Oregon legislature must maintain education funding

Wednesday, June 11, 2014

As we enter high school graduation season, we have much to celebrate. Our sons, daughters, grandchildren, nieces and nephews are either pursuing post-secondary education or starting careers. However, there is one major question we must ask: Are they ready? Are they ready to start college without taking remedial classes in core subjects like math and English? Are they ready to help Oregon businesses innovate and grow in today's global economy?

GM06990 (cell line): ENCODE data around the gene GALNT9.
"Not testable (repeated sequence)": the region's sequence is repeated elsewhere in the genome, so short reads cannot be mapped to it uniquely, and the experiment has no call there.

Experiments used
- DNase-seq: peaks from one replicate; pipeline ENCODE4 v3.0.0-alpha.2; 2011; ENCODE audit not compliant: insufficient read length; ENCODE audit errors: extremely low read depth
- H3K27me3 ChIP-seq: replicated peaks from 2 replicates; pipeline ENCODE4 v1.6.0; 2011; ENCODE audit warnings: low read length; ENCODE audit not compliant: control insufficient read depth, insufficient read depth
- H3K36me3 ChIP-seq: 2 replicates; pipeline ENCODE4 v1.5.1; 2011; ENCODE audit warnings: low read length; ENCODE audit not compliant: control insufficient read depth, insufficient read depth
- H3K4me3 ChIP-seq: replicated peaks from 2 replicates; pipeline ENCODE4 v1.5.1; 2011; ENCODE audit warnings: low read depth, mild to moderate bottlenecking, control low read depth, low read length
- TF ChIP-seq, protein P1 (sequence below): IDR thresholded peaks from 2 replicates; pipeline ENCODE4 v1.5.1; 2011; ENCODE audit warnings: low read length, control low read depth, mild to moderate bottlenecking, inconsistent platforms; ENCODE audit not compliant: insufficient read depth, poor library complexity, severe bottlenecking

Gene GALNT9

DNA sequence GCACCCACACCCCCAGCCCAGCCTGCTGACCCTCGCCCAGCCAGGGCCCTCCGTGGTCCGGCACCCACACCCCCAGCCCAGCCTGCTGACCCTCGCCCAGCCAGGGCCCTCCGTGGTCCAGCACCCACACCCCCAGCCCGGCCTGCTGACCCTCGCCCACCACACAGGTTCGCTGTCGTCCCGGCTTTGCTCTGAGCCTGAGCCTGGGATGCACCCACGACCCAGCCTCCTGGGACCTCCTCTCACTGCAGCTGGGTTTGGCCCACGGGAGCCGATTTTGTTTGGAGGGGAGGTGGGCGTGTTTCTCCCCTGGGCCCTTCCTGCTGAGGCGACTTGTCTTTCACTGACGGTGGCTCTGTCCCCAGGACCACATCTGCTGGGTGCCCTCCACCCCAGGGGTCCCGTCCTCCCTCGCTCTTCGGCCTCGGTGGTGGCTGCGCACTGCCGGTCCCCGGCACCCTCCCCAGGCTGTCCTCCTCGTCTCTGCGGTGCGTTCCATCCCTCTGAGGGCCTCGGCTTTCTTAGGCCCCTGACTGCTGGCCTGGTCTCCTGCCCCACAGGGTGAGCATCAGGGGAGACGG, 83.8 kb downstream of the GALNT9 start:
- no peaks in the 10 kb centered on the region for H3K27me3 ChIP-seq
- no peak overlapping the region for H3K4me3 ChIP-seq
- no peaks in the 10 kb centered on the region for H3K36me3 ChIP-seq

These are questions that Oregon businesses consider each day as they struggle to find highly skilled workers with the academic knowledge and deeper learning skills — critical-thinking, collaboration and communication — that are needed to fill jobs. The number of science, technology, engineering and mathematics (STEM) jobs in Oregon is expected to grow by 19 percent between 2010 and 2020. Most of these STEM jobs (94 percent) will require post-secondary education or training by 2018, and 69 percent will require a bachelor's degree or higher.

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